TORONTO, ON – In the rough decade or so I’ve been writing about cars and the car industry, I’ve never been asked to sign a non-disclosure agreement, or NDA, in order to be allowed to attend and cover an event.
Sure, I’ve received new product info such as press releases and photos under embargo, but I’m usually only keeping those secrets for a short time, like a day or two or sometimes only for a few hours. And the company does this for the benefit of the media, and in turn, itself.
The rationale for doing so is if I have the information in advance, I can prepare my story sooner and it can be published immediately after the manufacturer makes its announcement thus ensuring the big news gets maximum coverage. This sort of thing happens with some regularity, and I have written stories that go live as soon as the embargo lifts.
But in all those past experiences I’ve never had to sign anything promising that I’d keep certain information private, even after the event is over.
Recently, I had such an experience when General Motors Canada invited me to attend an open house for its Cadillac Live online car shopping portal. Before the organizers could confirm my spot, they asked me to sign and return an NDA.
Because even though I would be made aware of the Cadillac Live studio location, I had to promise I won’t reveal the address in order to help ensure the safety of those working there. So, with that in mind, all I’m at liberty to say it’s situated somewhere in Toronto.
And with that out of the way, let’s focus on Cadillac Live.
Those following Wheels.ca closely will note that I’ve written about Cadillac Live before. Last March, I was invited to learn more about the program when it launched in Canada, and the reason for the studio tour was primarily to the launch of the service in the U.S.
Cadillac Live’s main selling point for consumers is convenience. Interested parties can log in to cadillaccanada.ca (or cadillac.com from the U.S.) on their device of choice to receive an in-depth look at various Cadillac models from trained agents at the Live studio. Users also have the option of viewing previously recorded sessions or booking an appointment for a later time.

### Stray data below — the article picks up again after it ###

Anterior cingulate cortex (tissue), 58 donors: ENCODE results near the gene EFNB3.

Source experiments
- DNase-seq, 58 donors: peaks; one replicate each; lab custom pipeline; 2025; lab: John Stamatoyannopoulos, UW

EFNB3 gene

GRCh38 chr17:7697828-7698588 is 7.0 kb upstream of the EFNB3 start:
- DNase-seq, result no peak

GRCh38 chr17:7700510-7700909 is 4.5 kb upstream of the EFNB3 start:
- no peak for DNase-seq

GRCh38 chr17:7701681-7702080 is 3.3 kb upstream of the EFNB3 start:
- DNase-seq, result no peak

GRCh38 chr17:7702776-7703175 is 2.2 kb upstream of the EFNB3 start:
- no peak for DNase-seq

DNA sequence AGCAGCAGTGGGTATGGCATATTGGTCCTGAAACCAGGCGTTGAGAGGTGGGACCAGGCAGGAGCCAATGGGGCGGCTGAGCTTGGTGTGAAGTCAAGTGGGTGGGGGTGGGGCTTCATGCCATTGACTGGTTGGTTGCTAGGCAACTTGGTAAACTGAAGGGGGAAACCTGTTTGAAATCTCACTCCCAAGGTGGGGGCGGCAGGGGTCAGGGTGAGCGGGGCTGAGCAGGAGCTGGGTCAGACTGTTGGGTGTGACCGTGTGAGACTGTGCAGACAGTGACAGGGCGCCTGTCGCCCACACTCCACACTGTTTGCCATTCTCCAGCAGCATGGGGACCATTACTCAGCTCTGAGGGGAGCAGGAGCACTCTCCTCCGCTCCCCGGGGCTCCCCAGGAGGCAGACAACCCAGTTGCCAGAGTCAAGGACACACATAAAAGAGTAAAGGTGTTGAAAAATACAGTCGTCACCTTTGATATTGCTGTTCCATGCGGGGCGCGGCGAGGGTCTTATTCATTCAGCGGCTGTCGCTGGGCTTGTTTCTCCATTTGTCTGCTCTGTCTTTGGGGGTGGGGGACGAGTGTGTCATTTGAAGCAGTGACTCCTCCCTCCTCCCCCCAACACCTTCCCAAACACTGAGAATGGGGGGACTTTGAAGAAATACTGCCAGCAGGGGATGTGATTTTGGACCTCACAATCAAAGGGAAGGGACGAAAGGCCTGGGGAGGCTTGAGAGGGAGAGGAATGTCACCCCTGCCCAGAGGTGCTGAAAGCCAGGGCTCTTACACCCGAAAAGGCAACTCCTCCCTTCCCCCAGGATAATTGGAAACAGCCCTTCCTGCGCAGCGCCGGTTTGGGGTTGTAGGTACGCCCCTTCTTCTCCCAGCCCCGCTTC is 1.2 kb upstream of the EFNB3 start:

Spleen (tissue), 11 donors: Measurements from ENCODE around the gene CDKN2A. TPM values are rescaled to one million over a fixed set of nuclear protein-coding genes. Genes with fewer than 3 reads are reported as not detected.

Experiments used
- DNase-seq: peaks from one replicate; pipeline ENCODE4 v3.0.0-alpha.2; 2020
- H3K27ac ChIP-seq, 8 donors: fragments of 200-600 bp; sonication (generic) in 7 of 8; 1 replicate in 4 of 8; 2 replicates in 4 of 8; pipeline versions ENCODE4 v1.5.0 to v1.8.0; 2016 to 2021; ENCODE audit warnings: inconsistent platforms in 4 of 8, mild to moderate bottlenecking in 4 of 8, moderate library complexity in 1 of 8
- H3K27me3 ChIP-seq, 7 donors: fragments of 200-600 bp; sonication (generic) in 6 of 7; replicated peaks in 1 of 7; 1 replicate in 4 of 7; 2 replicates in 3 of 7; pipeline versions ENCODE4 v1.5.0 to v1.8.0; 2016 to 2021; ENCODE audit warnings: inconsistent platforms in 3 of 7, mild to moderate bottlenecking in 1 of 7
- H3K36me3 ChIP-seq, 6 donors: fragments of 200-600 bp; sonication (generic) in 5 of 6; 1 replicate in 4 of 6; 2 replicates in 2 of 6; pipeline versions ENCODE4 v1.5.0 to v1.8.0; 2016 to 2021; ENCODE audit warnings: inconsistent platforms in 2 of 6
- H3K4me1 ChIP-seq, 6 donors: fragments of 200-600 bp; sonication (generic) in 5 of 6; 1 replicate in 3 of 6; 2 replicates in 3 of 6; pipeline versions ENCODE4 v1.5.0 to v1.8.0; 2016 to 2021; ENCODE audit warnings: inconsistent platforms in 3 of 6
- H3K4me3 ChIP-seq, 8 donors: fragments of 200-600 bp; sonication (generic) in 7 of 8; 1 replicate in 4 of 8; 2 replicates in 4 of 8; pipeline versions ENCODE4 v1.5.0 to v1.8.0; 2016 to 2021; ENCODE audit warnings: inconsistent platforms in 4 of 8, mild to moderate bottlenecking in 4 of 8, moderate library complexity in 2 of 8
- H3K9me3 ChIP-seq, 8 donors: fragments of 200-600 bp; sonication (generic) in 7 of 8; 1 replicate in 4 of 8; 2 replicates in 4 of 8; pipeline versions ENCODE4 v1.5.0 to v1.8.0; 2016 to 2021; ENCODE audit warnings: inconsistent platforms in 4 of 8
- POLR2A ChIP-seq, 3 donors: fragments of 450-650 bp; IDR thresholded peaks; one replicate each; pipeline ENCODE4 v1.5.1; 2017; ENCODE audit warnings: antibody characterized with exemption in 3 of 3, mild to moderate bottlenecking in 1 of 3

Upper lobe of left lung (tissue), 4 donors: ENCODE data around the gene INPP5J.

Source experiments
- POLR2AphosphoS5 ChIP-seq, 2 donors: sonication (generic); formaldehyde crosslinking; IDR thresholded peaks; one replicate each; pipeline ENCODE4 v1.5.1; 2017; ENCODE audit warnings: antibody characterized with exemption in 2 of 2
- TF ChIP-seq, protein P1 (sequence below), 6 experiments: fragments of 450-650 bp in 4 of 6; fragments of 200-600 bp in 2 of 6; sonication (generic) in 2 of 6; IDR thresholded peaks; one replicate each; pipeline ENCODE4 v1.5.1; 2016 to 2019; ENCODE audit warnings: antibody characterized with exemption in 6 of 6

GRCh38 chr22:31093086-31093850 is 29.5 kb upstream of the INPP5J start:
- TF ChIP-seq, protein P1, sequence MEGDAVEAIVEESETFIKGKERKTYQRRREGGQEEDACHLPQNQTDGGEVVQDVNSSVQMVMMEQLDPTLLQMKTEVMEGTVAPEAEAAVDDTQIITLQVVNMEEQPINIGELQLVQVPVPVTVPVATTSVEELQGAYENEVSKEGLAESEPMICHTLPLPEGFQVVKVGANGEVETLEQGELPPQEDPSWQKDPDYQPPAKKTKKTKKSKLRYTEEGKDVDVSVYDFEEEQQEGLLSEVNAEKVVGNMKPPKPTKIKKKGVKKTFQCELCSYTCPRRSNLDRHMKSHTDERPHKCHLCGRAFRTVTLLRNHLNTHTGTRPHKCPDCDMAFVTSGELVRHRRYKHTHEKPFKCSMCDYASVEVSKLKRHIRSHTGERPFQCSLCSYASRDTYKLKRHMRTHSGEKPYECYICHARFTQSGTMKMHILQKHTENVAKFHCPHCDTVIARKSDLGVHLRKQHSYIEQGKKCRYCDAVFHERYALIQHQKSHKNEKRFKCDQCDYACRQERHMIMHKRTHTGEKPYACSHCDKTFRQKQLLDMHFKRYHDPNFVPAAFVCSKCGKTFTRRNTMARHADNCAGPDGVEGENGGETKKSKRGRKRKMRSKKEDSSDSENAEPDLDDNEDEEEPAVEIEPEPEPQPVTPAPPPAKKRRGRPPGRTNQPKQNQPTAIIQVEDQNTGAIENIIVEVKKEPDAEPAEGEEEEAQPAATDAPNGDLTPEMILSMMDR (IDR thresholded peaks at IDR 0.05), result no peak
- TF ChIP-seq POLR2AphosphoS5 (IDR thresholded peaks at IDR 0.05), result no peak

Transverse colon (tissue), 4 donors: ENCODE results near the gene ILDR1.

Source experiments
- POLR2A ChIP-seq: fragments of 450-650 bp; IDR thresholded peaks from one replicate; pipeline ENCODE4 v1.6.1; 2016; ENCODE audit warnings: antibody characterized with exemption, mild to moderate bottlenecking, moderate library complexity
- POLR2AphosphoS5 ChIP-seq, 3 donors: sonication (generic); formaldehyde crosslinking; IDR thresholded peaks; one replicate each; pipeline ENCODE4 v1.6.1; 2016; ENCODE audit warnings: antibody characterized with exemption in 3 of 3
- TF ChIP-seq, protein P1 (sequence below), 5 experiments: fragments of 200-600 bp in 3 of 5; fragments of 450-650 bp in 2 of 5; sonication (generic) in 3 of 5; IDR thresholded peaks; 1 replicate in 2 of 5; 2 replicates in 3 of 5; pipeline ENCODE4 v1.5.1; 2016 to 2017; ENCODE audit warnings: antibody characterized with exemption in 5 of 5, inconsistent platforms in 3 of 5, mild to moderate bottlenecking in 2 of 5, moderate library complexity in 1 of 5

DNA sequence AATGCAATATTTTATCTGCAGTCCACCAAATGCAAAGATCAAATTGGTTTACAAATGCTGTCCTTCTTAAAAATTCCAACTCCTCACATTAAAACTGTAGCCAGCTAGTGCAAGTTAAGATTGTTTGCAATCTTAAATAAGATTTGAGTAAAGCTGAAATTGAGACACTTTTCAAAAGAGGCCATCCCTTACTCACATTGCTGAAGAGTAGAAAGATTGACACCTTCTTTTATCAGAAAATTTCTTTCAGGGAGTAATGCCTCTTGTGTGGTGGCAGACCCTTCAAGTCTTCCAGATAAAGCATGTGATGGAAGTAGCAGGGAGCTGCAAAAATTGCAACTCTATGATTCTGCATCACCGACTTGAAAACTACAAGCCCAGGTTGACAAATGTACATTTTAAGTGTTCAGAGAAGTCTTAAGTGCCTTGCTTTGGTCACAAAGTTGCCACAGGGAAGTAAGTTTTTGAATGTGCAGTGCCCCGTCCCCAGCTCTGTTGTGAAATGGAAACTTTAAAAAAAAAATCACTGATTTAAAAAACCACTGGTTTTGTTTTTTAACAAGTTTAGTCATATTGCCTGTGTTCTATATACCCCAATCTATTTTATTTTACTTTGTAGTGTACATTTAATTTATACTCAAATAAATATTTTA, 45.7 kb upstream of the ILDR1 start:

After nearly a year being refined in Canada, the program has been expanded to the vast U.S. market where, according to GM research data, 95 percent of new car buyers use digital resources during their car shopping experience.
The same research also reveals twice as many shoppers begin researching a vehicle online instead of a dealership, and they find video most compelling, a factor that aligns well with Cadillac Live where agents use one-way high-definition cameras while performing their product walkarounds.
As it is with all sales and marketing initiatives, the goal is to sell more cars, and based on my conversation with James Nava, marketing and communications manager for Cadillac Canada, Cadillac Live appears to be doing just that.
“Just over 18 percent of the people that experience Cadillac Live online are booking a test drive. Of those, eight percent are purchasing a vehicle so we’re seeing good traction of people booking a test drive and converting to a sale,” he said.